Inner helmet parts in washing up bowl

Once they’re saturated, agitate them in the water with your hands and work the soap through. If yours are anything like mine were, you’ll be morbidly surprised by the colour change in the water. Rinse and repeat until the water wrung out of each component runs clear.

I’ll be air drying mine, so this is where that clean towel comes in, but if you were under time pressure you could also use a hairdryer on its lowest setting.

Just be careful not to heat up the plastics or foam by using sweeping passes and not prolonged, direct heat.

Inner helmet parts drying

Top Tip:

Don’t be tempted to put these in the washing machine- the temperature and violent movement will likely cause damage.

Next up, the visor. This is arguably the most important part of the process because- you know- you need to see, so it pays to give a little extra care and attention to these next steps. With that in mind, submerge the visor in some fresh soapy water.

Washing helmet visor

Now use the microfiber cloth and polishing rag together to clean the visor’s inner and outer surfaces gently.

If there are any stubborn marks on stuck-on grime, don’t be tempted to use any other cloth or sponge with an abrasive surface- stick to your microfiber cloth and use a fingernail through it to remove the offending dirt.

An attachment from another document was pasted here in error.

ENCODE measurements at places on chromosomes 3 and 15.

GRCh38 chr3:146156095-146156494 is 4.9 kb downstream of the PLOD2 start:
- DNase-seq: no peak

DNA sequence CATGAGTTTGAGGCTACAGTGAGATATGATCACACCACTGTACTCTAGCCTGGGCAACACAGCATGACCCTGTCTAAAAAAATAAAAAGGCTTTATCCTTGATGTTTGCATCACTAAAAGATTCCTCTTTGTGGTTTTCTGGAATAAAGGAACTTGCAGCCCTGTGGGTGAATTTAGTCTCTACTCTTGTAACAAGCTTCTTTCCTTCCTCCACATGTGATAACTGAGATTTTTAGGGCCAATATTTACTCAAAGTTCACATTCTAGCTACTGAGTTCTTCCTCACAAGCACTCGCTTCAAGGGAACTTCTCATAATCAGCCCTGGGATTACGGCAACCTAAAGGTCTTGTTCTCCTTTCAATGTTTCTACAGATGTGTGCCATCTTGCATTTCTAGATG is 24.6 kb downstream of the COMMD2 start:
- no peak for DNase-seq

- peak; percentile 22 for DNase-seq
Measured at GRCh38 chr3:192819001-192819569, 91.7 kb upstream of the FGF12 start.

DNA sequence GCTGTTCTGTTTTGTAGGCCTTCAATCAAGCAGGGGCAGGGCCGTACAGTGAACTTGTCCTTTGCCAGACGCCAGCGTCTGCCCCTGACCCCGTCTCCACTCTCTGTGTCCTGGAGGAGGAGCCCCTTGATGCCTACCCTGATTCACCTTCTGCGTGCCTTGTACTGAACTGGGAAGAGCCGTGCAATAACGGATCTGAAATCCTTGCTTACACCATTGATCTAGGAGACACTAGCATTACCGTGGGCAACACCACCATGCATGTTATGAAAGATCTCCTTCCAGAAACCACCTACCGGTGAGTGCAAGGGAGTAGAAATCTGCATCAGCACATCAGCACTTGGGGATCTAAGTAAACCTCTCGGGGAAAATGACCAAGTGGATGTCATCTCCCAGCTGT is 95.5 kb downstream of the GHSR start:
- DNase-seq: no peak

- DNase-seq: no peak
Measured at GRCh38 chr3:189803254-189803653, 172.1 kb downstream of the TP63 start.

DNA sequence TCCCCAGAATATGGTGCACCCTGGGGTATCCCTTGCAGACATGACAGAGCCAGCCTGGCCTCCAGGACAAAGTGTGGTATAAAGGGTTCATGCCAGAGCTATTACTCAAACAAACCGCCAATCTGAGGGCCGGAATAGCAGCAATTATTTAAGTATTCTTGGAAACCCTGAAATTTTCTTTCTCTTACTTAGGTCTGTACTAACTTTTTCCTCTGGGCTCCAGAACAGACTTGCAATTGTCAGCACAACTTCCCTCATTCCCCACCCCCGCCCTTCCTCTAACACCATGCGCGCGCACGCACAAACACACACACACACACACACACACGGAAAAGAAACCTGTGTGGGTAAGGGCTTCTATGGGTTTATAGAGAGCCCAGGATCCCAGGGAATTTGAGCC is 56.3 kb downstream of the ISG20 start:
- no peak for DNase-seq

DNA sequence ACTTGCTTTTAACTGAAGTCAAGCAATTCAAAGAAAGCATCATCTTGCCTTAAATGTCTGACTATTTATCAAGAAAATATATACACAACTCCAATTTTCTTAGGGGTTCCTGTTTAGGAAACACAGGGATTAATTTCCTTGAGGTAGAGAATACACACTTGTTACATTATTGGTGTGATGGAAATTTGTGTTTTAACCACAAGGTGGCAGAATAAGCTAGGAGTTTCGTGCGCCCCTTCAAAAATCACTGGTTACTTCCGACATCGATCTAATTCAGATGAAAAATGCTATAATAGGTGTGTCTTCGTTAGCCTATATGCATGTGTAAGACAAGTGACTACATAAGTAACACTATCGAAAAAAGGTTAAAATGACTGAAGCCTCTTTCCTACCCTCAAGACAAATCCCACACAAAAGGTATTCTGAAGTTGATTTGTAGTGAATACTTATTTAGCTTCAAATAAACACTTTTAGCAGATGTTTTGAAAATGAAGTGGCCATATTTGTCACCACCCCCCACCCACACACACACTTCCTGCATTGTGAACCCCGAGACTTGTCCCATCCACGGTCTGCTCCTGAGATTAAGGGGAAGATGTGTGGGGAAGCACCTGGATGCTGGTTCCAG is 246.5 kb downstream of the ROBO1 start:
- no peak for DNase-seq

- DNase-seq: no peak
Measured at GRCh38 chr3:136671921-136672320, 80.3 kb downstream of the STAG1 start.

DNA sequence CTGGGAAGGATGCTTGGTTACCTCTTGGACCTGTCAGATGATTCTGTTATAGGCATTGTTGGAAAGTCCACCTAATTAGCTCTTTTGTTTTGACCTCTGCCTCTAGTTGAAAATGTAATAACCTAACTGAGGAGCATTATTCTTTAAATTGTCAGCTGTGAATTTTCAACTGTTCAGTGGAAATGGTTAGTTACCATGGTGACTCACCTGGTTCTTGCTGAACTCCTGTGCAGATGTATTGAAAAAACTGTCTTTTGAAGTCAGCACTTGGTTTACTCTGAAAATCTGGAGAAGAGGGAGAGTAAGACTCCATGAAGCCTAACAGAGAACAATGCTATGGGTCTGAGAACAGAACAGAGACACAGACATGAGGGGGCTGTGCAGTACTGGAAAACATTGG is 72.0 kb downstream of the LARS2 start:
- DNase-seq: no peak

With that done, pat the visor dry. Then switch to your polishing cloth and, well, polish.

Now is also the time to apply any visor coating you may have, but I find the touch of the washing up liquid is often enough to provide some lubrication for rainwater runoff. 

For more see how to keep rain off a motorcycle helmet visor.

Top Tip:

Hold the visor up to natural light occasionally whilst cleaning- it’s easy to miss marks and streaks otherwise.

Now you’ll want to move on to the shell of the helmet.

Use your surface spray and microfiber cloth, but apply the spray to the cloth instead of the shell itself to stop over application. An optional extra step here is to use an old, soft bristled toothbrush on the vents and other hard plastic inserts to really get into all the nooks and crannies.

Either way, ensure you’re thorough here, as many places on a helmet will collect dirt and are easy to miss when cleaning.

An example is the rubber seal that acts as a gasket between the helmet and visor- these will often have recesses that need special attention to get all the grime out.

Last Steps

Now that all the actual cleaning is done, you can start to put your helmet back together. Before you do, though, you can spray the inside of the shell with some air freshener or similar anti odour product- make sure it’s non-aerosol, as the solvents in spray cans can wreak havoc with the foam in your helmet and render it useless.

Clip in all your linings and pads, being careful to line up and attach them by all available points, and reattach your visor.

Check the action in the hinges to ensure you’ve done this right and it won’t fly off at speed or on being lifted, and you’re done.

You can look forward to a sweet smelling, bacteria and dead insect free helmet experience- at least until the next rain.